AFTERWORD • Medea Benjamin

ACKNOWLEDGMENTS

COPYRIGHT NOTICES

ABOUT THE EDITORS

ABOUT

FOREWORD:

 

TO BE LED BY HAPPINESS

ALICE WALKER

 

Not buying

 

War

 

Grief remains

 

Unsold.

It started with Einstein. I had written a poem about his hair. It wasn’t just about his hair: I was thinking about his statement that World War III might be fought with nuclear weapons but World War IV would be fought with sticks and stones. I was walking down a gray, chilly street near my home in Berkeley, thinking about the sadness of his eyes, the sadness of our situation: about to invade and massively bomb Iraq, a country inhabited by old people, orphans, women and children. Boys and men. The children, half the country’s population, under fifteen years of age. I was thinking about my impending journey to Washington, D.C., to join a demonstration against the war; a city whose streets, during slavery, were laid out by Benjamin Bennaker, a free African American (father African, mother Irish African) tobacco planter from Maryland. I thought of the ancestors who, enslaved, built (eyes lowered, muscles straining) the imposing symbols of freedom in Washington, including the White House.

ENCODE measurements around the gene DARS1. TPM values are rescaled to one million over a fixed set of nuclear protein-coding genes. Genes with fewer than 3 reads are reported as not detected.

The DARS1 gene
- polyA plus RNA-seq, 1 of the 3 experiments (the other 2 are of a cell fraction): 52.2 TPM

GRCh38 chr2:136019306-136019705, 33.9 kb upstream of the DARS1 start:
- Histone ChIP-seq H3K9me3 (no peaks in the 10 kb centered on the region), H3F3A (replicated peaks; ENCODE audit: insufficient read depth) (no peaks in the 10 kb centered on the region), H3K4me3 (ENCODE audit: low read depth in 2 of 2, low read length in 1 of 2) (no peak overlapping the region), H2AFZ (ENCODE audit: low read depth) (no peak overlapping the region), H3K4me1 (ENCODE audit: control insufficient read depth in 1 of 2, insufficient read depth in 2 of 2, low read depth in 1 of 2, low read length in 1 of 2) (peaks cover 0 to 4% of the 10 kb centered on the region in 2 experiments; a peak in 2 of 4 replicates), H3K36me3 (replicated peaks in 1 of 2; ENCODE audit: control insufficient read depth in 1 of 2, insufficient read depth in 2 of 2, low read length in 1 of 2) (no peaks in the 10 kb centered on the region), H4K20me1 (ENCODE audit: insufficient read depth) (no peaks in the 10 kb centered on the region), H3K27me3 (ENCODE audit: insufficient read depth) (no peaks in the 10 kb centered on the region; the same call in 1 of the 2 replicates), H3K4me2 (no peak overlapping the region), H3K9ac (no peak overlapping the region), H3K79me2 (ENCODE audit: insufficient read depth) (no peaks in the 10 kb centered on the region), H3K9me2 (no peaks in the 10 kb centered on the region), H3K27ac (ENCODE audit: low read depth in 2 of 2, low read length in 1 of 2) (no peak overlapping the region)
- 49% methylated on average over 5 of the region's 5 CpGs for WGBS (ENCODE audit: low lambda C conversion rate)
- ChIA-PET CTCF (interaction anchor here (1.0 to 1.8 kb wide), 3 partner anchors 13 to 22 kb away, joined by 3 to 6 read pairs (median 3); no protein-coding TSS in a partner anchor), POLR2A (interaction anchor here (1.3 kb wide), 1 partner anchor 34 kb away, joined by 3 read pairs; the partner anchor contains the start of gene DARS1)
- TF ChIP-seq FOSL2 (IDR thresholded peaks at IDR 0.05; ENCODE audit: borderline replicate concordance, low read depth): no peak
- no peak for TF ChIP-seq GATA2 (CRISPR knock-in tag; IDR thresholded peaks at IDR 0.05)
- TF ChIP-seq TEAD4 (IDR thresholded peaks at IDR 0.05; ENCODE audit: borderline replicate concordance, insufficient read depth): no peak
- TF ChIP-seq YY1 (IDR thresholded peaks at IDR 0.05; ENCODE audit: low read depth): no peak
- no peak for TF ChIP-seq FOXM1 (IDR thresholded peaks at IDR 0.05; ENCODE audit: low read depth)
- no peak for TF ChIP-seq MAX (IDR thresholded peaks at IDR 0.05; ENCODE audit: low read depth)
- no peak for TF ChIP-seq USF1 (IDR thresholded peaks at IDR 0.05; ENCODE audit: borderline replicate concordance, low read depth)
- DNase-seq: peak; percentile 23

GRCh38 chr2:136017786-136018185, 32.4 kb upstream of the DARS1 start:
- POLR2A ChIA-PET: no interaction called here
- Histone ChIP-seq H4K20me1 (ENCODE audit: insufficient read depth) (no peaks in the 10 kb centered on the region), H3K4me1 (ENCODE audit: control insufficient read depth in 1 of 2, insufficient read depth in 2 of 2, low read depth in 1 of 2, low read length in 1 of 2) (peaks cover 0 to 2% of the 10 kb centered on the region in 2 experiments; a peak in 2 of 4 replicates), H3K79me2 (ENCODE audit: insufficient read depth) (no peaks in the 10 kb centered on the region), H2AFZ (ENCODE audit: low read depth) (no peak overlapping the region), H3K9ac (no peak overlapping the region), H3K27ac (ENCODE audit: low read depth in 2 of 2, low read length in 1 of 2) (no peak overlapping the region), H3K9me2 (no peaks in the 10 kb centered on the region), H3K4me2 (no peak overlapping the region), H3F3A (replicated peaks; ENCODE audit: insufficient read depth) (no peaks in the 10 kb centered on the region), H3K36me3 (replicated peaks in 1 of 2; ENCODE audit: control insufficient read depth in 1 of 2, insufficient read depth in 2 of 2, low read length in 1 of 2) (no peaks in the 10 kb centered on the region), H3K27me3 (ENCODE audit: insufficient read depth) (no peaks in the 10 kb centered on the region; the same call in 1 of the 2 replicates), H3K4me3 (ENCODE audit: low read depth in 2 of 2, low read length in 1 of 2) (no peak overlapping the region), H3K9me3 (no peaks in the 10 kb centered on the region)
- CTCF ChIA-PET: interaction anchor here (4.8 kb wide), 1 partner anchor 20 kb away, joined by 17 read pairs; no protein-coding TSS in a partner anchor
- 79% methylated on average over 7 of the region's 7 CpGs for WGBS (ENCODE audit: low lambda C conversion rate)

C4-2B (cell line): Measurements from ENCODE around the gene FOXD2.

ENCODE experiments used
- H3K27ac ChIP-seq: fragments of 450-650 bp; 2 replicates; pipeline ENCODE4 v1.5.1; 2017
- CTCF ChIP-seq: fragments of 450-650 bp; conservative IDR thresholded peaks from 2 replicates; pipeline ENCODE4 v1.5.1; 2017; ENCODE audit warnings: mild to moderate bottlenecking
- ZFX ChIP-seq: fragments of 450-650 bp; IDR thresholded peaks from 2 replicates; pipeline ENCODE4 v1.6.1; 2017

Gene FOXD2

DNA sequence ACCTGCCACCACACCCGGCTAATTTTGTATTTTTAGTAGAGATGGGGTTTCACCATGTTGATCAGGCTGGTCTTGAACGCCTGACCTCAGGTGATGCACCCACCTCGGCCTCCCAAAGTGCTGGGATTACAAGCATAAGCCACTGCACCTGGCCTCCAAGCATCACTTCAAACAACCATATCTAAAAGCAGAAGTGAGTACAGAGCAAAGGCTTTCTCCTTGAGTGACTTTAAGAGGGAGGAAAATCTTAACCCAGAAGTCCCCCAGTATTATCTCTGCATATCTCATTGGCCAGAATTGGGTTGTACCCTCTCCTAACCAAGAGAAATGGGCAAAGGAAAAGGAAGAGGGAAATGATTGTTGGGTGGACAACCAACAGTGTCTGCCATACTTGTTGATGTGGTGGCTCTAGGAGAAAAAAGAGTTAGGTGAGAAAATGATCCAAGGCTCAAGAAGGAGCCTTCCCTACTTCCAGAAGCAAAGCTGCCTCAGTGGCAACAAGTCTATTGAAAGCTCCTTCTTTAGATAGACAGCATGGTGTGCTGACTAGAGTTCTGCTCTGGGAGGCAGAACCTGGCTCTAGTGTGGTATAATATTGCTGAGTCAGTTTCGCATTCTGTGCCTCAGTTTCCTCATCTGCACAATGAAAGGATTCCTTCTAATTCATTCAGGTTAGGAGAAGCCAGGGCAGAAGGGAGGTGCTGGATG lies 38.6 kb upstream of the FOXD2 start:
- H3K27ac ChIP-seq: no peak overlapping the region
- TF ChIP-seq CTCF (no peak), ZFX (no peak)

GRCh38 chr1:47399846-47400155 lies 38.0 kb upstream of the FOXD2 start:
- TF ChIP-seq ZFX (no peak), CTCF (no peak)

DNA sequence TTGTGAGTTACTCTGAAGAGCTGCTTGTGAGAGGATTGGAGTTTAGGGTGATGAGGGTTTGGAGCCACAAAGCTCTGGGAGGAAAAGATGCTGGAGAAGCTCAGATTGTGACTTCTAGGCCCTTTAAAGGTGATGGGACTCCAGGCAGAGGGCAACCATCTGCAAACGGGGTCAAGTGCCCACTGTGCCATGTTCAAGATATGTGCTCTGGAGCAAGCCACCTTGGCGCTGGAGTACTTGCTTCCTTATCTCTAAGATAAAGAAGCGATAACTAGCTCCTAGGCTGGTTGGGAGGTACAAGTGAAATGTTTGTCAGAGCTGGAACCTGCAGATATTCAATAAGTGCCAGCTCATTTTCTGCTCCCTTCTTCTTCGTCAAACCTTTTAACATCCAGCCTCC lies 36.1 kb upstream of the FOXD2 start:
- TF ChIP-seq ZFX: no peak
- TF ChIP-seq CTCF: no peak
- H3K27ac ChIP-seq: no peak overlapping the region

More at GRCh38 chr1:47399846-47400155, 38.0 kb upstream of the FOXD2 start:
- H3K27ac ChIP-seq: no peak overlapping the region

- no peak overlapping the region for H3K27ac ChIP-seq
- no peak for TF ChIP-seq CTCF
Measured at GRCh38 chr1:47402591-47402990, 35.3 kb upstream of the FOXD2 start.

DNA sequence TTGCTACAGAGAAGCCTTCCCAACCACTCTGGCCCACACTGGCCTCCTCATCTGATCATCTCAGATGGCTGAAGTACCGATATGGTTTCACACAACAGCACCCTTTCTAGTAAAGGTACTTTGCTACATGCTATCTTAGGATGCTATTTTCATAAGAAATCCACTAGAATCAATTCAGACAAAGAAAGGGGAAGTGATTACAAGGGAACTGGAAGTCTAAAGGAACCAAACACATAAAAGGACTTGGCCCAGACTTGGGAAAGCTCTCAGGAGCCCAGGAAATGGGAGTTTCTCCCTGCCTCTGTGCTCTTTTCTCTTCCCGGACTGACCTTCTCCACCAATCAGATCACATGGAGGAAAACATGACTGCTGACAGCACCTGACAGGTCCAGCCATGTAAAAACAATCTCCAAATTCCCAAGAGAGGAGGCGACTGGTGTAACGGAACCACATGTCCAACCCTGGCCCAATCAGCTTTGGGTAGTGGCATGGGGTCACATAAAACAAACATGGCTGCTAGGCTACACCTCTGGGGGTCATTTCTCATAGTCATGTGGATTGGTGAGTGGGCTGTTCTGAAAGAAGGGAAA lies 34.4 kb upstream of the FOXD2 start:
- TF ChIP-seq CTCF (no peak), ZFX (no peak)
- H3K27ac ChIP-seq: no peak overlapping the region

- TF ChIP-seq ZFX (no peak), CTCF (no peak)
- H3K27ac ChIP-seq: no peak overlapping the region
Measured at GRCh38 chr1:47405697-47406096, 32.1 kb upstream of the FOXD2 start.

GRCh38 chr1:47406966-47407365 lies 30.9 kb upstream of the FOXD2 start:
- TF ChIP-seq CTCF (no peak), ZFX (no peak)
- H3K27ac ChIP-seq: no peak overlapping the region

Though I did want to join the women of codepink who had been holding a vigil in front of the White House for four months, dressed in pink to signify the feminine concern for the safety, especially, of children, I was dreading the long lines at the airport, and the flight. I stopped at a light, thinking of how our experience now at airports, being searched and sometimes seized, bears a resemblance worth scrutinizing to what Palestinians, attempting to enter and leave their Israeli-restricted areas, go through. Reflecting on this I rested my hand on a telephone pole before rather wearily crossing the street. A piece of paper near my hand fluttered in the wind. There, just above my head, was another famous quotation from Einstein someone had stapled to the pole: “The problems we face today cannot be solved by the minds that created them.”